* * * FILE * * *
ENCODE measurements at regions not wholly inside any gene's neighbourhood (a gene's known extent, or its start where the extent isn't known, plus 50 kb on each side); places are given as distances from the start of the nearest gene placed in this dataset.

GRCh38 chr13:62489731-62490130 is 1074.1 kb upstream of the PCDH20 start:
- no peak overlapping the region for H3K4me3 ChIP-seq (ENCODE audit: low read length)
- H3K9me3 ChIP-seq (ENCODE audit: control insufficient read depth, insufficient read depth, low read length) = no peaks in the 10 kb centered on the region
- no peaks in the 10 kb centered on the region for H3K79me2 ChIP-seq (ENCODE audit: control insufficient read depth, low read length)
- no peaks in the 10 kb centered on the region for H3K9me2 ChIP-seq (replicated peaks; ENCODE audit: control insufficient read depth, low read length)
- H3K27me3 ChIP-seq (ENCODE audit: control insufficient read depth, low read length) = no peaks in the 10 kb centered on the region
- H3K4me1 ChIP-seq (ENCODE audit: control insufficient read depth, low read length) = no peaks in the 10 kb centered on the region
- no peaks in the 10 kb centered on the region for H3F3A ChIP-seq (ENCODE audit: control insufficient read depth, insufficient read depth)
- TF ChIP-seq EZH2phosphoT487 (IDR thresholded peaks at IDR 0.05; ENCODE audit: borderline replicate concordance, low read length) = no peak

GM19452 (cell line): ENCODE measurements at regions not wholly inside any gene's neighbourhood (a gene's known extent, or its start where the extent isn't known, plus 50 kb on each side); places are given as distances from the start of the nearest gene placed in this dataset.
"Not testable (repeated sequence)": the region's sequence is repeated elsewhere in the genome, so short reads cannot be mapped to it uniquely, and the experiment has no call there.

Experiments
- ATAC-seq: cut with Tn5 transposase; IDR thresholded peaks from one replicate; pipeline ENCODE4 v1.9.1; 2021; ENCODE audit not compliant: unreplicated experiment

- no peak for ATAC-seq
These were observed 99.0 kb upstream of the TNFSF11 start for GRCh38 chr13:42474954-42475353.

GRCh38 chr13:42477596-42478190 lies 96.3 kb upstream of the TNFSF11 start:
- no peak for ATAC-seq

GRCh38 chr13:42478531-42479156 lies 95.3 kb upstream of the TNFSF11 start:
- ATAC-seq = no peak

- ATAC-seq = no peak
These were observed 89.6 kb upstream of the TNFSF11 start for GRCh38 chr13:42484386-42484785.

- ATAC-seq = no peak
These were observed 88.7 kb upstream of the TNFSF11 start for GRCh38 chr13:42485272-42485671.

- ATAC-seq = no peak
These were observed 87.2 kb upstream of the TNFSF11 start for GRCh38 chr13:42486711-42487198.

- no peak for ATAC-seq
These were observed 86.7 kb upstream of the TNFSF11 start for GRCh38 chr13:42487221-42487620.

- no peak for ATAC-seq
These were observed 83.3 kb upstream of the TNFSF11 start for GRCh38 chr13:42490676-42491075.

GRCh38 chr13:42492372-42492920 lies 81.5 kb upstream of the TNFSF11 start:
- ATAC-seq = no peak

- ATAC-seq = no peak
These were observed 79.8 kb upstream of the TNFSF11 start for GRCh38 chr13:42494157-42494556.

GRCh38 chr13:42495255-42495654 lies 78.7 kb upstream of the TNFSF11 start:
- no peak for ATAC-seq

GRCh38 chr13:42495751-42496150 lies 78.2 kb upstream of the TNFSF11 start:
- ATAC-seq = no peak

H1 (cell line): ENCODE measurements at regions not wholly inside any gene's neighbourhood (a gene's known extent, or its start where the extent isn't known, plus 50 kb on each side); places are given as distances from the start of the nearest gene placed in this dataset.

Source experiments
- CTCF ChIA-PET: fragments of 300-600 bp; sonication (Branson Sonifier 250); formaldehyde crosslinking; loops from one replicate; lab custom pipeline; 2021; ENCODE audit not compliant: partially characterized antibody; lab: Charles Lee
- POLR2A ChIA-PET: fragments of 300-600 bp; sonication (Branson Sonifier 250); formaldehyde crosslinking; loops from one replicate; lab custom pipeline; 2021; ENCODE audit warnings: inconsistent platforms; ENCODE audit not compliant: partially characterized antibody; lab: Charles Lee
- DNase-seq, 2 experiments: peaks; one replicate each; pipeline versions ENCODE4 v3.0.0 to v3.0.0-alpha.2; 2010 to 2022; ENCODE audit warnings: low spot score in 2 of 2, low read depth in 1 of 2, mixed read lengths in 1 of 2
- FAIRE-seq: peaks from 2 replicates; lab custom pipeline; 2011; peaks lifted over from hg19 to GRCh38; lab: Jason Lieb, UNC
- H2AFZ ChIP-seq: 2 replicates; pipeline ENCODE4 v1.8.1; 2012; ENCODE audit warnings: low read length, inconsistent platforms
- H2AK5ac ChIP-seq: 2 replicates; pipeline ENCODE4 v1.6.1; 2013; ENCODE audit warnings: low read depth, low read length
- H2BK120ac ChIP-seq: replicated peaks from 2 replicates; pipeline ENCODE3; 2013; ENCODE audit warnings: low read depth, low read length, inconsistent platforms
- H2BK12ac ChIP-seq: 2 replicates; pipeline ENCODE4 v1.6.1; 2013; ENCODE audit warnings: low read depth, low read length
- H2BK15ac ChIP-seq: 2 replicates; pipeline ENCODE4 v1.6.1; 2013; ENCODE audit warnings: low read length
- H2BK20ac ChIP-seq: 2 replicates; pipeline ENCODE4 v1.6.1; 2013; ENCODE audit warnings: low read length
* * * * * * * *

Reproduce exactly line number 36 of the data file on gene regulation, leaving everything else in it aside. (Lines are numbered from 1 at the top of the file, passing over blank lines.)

- no peak for ATAC-seq